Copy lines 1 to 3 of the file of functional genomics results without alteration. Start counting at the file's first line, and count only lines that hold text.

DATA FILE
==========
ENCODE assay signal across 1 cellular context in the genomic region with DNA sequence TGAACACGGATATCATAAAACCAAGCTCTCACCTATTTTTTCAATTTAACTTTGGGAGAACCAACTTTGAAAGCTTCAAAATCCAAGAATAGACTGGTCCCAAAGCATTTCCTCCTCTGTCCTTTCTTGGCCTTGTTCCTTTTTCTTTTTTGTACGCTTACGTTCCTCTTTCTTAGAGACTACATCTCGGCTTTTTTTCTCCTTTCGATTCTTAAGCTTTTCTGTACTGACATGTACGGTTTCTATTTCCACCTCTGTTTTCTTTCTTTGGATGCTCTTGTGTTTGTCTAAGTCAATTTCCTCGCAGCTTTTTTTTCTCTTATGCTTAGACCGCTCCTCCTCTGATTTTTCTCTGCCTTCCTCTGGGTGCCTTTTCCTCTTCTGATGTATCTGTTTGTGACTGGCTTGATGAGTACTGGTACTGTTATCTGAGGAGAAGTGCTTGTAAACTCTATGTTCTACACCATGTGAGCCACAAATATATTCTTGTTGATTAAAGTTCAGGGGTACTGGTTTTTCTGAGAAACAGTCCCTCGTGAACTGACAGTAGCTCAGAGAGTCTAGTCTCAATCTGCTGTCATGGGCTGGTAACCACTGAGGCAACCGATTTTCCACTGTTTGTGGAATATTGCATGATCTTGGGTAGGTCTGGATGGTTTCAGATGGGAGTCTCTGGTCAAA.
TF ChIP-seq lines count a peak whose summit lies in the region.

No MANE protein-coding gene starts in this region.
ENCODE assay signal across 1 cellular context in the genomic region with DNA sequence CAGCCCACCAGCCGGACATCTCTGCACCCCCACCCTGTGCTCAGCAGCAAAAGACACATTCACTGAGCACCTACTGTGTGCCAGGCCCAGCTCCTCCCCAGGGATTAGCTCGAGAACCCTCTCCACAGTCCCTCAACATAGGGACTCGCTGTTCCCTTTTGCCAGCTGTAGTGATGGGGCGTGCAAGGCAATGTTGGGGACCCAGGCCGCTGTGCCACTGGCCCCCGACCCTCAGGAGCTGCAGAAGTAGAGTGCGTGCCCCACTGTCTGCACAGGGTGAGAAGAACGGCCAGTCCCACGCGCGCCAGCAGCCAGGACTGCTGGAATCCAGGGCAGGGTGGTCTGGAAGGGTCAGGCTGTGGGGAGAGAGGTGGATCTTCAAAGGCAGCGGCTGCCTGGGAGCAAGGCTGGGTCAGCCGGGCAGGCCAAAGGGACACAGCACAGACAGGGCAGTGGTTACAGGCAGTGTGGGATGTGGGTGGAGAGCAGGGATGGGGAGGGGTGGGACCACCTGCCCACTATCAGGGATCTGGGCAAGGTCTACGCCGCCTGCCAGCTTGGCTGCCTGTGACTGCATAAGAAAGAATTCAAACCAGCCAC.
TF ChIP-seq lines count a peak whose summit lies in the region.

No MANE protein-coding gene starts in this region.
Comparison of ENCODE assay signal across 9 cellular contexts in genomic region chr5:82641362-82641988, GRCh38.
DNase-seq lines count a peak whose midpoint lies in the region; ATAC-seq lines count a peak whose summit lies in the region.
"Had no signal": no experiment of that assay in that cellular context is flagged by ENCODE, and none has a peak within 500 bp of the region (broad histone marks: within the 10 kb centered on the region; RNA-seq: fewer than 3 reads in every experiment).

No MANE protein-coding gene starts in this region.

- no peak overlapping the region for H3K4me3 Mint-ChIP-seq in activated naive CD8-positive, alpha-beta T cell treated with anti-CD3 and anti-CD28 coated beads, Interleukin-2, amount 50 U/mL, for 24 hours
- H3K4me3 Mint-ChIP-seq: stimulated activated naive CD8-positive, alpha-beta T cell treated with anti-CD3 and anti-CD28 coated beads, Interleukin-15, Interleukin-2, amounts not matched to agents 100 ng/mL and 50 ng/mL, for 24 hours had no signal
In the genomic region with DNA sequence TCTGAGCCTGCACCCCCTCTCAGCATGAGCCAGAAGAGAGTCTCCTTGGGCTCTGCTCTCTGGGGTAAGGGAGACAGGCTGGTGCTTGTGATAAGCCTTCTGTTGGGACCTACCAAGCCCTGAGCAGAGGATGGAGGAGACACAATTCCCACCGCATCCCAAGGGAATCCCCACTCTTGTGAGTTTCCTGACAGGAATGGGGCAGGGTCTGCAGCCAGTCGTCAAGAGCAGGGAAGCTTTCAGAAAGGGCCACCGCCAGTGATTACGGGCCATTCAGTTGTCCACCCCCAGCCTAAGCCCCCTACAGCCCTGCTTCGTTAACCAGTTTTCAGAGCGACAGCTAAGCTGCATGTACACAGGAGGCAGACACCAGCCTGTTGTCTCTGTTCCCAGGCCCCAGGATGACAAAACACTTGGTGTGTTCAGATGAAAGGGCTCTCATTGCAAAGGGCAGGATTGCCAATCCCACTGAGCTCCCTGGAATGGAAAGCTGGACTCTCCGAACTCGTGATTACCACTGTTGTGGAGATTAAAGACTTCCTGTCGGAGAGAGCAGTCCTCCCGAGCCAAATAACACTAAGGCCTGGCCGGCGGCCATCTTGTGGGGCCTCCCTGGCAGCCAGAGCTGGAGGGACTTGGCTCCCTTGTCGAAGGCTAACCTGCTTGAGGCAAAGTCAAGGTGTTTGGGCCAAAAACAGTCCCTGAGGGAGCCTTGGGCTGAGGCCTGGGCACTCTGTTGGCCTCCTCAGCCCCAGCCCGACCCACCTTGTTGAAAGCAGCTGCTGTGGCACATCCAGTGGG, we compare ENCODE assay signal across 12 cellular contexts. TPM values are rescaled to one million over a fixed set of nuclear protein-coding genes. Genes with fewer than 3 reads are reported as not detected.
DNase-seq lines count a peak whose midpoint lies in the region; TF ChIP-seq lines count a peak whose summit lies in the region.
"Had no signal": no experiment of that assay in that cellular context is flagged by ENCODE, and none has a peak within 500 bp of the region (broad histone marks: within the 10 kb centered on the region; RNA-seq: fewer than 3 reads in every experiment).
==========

ENCODE assay signal across 1 cellular context in the genomic region with DNA sequence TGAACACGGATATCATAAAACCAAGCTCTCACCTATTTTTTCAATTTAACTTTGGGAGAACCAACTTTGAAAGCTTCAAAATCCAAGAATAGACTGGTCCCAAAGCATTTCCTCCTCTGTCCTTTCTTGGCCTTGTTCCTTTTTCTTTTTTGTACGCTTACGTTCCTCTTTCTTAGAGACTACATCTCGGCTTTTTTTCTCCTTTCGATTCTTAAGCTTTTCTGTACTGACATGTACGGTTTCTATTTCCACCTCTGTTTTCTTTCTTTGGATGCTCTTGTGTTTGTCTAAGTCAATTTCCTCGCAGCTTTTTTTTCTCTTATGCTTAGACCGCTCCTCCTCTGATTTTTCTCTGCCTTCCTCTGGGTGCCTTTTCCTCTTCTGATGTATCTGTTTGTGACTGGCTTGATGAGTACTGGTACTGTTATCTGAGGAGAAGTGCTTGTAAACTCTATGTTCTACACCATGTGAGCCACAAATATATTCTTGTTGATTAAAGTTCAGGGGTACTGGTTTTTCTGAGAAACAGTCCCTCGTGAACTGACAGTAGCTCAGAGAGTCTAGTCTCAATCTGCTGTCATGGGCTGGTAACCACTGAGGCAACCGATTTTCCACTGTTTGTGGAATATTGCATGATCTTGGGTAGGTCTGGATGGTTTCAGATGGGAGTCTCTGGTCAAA.
TF ChIP-seq lines count a peak whose summit lies in the region.

No MANE protein-coding gene starts in this region.